twenty-6ne he went to Cazenovia Seminary, where he re-
mained for two years, and prepared for college. At the end
of this time he entered the office of Hon. Thomas E. Clark,
of Utica, as a student at law, where he remained for some
four years, and was admitted to the bar as an attorney in
1845, and after the usual time as a counselor at law. Im-
mediately, after his admission to the bar he entered upon
a partnership with Mr. Clark, and began the practice of his
profession, and has been continuously in practice until the
present time. Mr. Clark died in 1857, and for the follow-
ing seven years Mr. Richardson was alone in practice, and
in the year 1864 associated with him Mr. George W. Adams,

, ^d in September, 1877, Mr. James F. Mann, the firm
being now entitled " Richardson, Adams & Mann."

Originally, Mr. Richardson was identified with the old
Whig party, and upon the formation of the Republican
party supported its platform and advocated its principles
until, in the year 1865, he became more conservative in his
opinions relative to the administration of the government,
and has since stood as an independent thinker on all political

In the year 1855 he was elected to the State Senate,
which position he filled for one term of two years, and served
as chairman of the committee on " Finance," on " Roads
and Bridges," and member of the committee on " Printing."
As chairman on roads and bridges, Mr. Richardson did
efficient service, and was chiefly the means in getting the
charter for a connecting railroad-bridge across the Hudson


I'.B^MUBJJ:.'^ ":-inF-2-davSi NT



River, in which he was successful after much opposition ;
and in this act a matter was settled which the traveling
public demanded, and which had been agitated for over a

Mr. Richardson has never been solicitous of any political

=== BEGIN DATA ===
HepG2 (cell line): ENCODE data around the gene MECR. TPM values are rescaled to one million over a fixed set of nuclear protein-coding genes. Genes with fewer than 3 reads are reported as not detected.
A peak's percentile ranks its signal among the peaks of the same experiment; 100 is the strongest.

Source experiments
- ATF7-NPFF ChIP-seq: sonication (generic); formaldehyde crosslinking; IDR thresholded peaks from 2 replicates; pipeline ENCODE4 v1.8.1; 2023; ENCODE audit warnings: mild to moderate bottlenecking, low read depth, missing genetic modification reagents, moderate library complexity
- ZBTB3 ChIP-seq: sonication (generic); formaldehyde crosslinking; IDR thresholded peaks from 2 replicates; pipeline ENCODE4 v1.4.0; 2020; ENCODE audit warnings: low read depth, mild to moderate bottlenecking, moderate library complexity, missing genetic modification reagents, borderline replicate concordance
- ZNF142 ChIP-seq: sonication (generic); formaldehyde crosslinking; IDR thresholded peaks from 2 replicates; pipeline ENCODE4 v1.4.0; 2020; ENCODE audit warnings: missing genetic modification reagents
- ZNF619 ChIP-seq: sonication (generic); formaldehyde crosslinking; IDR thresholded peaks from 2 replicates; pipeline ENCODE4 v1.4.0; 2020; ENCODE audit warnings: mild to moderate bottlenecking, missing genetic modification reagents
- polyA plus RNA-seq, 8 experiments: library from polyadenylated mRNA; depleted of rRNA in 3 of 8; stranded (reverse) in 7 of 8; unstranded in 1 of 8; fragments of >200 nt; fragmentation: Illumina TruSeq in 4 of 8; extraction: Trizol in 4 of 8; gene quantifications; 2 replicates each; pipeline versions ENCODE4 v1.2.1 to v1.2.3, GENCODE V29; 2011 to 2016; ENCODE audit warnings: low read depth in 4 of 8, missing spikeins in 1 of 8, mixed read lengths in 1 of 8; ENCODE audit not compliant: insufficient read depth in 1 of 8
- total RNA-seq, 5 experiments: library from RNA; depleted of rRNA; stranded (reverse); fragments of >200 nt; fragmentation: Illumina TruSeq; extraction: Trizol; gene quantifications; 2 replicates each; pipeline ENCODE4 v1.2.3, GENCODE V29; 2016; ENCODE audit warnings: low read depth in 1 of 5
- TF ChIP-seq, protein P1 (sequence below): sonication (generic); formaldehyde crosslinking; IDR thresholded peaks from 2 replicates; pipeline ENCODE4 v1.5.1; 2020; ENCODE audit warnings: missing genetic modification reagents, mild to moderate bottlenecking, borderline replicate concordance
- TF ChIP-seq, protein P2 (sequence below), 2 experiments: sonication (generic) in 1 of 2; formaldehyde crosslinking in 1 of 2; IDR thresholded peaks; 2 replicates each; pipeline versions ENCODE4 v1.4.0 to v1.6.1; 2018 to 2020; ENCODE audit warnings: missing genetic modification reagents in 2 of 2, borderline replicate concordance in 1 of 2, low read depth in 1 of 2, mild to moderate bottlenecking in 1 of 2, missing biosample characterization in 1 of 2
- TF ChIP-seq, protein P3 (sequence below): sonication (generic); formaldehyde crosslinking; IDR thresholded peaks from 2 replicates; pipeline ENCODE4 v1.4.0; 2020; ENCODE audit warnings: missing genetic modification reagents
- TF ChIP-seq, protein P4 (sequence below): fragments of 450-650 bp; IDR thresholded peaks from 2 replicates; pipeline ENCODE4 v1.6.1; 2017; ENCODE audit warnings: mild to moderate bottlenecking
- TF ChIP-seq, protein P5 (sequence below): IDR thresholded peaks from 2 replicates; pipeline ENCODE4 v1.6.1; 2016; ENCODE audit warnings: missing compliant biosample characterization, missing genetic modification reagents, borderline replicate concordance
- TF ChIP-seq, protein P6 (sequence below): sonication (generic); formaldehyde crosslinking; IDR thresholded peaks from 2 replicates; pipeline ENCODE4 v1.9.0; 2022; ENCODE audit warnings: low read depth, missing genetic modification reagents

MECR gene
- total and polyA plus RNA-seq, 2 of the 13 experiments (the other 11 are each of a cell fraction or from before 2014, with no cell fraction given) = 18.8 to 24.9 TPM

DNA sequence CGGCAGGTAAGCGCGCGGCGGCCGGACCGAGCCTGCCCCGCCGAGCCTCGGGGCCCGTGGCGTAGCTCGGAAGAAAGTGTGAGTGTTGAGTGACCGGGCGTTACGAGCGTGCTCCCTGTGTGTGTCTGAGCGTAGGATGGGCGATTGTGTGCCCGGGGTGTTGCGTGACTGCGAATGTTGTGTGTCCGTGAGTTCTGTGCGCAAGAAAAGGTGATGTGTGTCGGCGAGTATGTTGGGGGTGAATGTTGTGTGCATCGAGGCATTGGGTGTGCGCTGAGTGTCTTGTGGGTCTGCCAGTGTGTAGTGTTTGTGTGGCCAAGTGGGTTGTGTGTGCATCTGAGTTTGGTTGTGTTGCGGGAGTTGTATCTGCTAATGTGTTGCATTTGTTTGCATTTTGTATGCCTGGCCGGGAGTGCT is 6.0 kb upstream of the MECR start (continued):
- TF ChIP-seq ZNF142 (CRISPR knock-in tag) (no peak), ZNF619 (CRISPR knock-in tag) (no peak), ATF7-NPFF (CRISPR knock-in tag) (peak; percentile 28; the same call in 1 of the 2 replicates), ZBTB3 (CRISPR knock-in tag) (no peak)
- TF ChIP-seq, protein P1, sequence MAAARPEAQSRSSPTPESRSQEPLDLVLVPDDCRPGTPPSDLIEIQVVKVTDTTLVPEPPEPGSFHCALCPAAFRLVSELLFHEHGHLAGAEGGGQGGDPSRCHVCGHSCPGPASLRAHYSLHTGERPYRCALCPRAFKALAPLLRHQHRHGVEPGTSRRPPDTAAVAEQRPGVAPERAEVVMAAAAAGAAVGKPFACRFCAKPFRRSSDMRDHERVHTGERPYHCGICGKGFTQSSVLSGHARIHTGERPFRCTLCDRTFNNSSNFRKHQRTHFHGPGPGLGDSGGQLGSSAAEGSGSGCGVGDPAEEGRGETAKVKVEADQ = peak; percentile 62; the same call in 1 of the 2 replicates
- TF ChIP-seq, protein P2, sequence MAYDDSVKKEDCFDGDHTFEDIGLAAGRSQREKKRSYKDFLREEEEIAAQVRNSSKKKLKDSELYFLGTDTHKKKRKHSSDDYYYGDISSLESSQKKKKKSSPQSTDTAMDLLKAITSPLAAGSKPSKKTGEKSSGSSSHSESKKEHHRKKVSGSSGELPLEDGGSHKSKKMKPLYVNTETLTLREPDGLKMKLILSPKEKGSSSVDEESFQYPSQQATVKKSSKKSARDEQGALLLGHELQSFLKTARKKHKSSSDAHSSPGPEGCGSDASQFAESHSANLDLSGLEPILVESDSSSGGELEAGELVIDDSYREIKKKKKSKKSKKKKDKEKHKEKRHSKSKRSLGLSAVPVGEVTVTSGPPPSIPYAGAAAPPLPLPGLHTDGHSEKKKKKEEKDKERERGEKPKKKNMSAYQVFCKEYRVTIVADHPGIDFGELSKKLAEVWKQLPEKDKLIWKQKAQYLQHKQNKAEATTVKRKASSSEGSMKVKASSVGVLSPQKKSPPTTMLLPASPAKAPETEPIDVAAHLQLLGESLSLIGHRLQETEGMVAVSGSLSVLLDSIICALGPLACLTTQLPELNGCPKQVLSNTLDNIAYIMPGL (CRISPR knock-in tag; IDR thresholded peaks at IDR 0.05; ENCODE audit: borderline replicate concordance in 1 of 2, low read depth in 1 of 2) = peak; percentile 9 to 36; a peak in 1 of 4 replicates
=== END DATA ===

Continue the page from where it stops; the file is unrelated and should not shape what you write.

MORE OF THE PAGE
preferment, and has remained in the quiet practice of his
profession. In the year 1863 he married Miss Cesarine
Meigs Sleeper, of Floyd, Oneida Co., N. Y. She died in
the year 1869.


was born in the city of Albany, N. Y., Nov. 12, 1805.
He was son of Patrick Cassidy and Polly Welch, — the
former a native of Ireland, the latter a native of Albany.
When about eight years of age his father died and he went
to live with a man by the name of Moses Steel, a farmer,

Photo, by WilliamR.


with whom he stayed until he was of age, when he set out
in life for himself. For the next seven years we find Mr.
Cassidy a farm laborer, and for the following six years a stage
driver for John Butterfield, of Utica, N. Y. It was during
these years that he had the honor of conveying General Kirk-
land, Thos. Walker, E. A. Wetmore, Ezra D. Barnum, and
other prominent citizens of Utica to Albany, for the pur-
pose of getting the charter for the city of Utica.

Mr. Cassidy spent some two years with Governor Clinton's
nephew in his trip to Europe and other parts of the world,
since which time he has been engaged as a business man in
the city of Utica, with the exception of two years spent as
a farmer in the town of Schuyler, and several years in the
milling business. Mr. Cassidy is well known among the